Video: Trevor Bauer on Managing His Sinker’s Movement

Imagine you’re floating on a raft down a lazy river. It can’t be so hard to imagine, it’s still August. In one hand, naturally, you’ve got an adult soda; the other, you place into the water to check the temperature. Suddenly, you’re headed — slightly but perceptibly — towards the bank on the same side as that hand you’ve submerged. Now stop imagining.

In layman’s terms, what you’ve done is to use your hand as a rudder of sorts. That’s one way of characterizing the effect. What you could also say, however, is that you’ve disrupted the laminar flow, creating a force that alters the direction of the object within the flow. Those aren’t layman’s terms.

Whatever the precise words you’re using, they’re all relevant to a baseball flying through the air. The seams cause drag in different ways, and that drag causes movement. Physicist Alan Nathan does a better job explaining it both here and elsewhere, but that’s a simple way to understand the relationship of the seams to movement.

Trevor Bauer is currently showing the best horizontal movement on his sinker of his career. That’s what this graph illustrates:


When I asked him about it, he agreed that it was good earlier in the year. Not recently, though. “Recently, it’s been shit,” he told me Tuesday afternoon. And you can see that, yes, indeed, the horizontal movement has been more erratic than it was earlier in the year.


Part of that is just the fact that the body changes slightly over time. It’s related to the difficulty in improving command. Little muscles act differently as they get more or less fatigued than the muscles around them. “I also overhauled my delivery a couple of years ago, and I’m starting to get better muscle memory for this new delivery over time,” Bauer pointed out. So that’s helped him get to this point where he’s commanding the ball better, which has allowed him to throw the front-door sinker to lefties more often this year, a big part in putting up his best strikeout- and walk-rate differential this year (and overall numbers) against lefties of his career.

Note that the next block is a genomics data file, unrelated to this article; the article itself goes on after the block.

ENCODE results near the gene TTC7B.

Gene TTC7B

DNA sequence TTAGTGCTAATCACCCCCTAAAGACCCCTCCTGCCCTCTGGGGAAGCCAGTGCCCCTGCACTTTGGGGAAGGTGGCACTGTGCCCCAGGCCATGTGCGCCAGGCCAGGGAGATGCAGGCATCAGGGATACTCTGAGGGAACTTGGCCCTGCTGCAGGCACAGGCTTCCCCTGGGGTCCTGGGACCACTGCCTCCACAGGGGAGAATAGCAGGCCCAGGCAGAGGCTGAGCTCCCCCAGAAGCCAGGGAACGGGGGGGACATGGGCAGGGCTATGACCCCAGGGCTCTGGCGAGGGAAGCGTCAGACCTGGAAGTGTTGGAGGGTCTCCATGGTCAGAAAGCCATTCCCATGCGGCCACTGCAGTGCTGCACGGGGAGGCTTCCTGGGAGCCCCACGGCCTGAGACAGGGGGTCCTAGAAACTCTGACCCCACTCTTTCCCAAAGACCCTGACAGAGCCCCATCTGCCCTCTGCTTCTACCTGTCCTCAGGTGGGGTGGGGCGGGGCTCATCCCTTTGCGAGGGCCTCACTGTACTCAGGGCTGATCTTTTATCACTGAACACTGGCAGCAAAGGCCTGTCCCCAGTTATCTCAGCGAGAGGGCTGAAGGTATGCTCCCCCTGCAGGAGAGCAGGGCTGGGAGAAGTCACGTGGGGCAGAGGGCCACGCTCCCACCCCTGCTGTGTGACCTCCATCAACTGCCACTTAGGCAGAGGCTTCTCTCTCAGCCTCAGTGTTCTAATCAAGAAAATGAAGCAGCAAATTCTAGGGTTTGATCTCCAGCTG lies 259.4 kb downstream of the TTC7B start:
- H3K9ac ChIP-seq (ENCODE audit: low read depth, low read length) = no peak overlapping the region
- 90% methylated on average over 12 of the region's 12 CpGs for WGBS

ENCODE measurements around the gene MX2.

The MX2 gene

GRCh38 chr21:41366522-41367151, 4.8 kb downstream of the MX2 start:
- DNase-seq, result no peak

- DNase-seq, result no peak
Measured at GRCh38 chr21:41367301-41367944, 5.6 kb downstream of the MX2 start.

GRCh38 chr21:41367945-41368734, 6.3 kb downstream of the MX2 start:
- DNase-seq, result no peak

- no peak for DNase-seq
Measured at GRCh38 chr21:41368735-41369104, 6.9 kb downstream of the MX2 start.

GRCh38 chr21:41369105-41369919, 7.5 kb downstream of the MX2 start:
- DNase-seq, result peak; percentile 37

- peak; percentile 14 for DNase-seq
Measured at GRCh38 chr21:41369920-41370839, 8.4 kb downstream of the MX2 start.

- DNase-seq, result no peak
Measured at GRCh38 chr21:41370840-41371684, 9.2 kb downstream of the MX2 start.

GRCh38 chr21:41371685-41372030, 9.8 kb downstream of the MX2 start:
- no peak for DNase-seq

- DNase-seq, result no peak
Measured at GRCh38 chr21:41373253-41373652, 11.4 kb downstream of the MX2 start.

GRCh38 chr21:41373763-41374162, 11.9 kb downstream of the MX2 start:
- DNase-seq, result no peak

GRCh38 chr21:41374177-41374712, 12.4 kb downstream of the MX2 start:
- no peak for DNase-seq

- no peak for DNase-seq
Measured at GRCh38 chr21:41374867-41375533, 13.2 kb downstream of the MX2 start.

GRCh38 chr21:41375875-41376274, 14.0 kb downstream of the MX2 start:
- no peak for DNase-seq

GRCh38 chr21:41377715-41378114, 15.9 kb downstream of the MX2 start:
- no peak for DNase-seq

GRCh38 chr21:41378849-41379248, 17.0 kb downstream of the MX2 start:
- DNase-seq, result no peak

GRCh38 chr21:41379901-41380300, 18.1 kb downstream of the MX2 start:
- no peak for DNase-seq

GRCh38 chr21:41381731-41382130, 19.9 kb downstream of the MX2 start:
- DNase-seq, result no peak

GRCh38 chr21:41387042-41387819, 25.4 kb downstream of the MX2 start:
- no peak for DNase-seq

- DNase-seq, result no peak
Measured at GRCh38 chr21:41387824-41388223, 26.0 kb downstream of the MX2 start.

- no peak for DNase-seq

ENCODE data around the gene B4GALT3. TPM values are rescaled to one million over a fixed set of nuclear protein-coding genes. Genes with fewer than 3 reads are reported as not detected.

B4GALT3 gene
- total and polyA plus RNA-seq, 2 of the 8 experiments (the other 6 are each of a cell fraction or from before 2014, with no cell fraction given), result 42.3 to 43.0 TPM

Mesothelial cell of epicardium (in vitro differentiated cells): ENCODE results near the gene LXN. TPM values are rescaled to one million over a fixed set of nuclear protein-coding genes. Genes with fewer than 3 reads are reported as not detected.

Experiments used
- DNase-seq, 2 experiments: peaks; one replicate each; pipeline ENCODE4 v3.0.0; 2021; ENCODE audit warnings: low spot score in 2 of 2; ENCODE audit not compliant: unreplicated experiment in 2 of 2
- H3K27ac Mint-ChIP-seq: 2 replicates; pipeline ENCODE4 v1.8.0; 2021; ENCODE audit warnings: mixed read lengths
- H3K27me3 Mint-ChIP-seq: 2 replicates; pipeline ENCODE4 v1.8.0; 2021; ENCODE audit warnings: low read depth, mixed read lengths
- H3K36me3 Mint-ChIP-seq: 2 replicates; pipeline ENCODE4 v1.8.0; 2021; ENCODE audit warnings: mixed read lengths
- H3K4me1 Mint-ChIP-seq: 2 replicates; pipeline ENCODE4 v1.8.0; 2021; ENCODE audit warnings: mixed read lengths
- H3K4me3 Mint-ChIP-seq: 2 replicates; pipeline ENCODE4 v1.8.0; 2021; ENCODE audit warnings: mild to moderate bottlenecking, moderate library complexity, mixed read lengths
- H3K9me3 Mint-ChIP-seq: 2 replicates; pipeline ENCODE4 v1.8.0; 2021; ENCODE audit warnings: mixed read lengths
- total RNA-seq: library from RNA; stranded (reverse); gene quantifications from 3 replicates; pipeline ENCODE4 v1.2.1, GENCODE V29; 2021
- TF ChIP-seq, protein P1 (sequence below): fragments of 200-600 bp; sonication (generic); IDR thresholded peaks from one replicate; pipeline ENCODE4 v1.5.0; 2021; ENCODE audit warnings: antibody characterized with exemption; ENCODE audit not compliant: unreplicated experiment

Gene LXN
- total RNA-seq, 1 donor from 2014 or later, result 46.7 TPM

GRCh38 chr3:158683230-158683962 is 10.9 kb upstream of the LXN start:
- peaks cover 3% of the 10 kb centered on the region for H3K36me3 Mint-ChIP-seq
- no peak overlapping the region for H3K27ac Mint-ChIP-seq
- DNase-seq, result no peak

But, even as things get better, you have to work to retain the improvement. And so, the lateral movement on his sinker has suffered recently, and Bauer is working to improve that spin. In this video, he models good spin, and shows how his training ball can help him make sure he’s using good form.

Bauer was too kind to me, if you notice. He’s not necessarily looking for a wobble — there’s a lot of wobble in throwing a baseball. What he’s looking for is the location of the black spot. If he can see more of the top black spot from behind, he’s doing a better job of keeping the second seam away from the front of the ball.

Back to dreamily drifting down the river. If you put one hand in the water, your vessel heads in that direction. Now lose the adult soda from the other hand, and put that second hand into the water, too. All of a sudden, you’re straightening out. You’re going straight — and also slower. That’s what happens when Bauer loses that nice, slick, smooth patch of leather on one side that allows the seam to pull the ball towards his pitching hand.

Maybe the most important point to make here, though, is not one about physics or big words. There’s a simple training moment that Bauer describes above. If you’re trying to improve your sinker, you can go and paint two big black dots on different sides of a baseball, head out to the mound, and throw. You don’t need a TrackMan, you don’t need a pitching coach, you don’t even need a catcher if you have a sharpie and a bucket of balls.

And once you get throwing, watch the back dot. You want to see more of it.

With a phone full of pictures of pitchers' fingers, strange beers, and his two toddler sons, Eno Sarris can be found at the ballpark or a brewery most days. Read him here, writing about the A's or Giants at The Athletic, or about beer at October. Follow him on Twitter @enosarris if you can handle the sandwiches and inanity.

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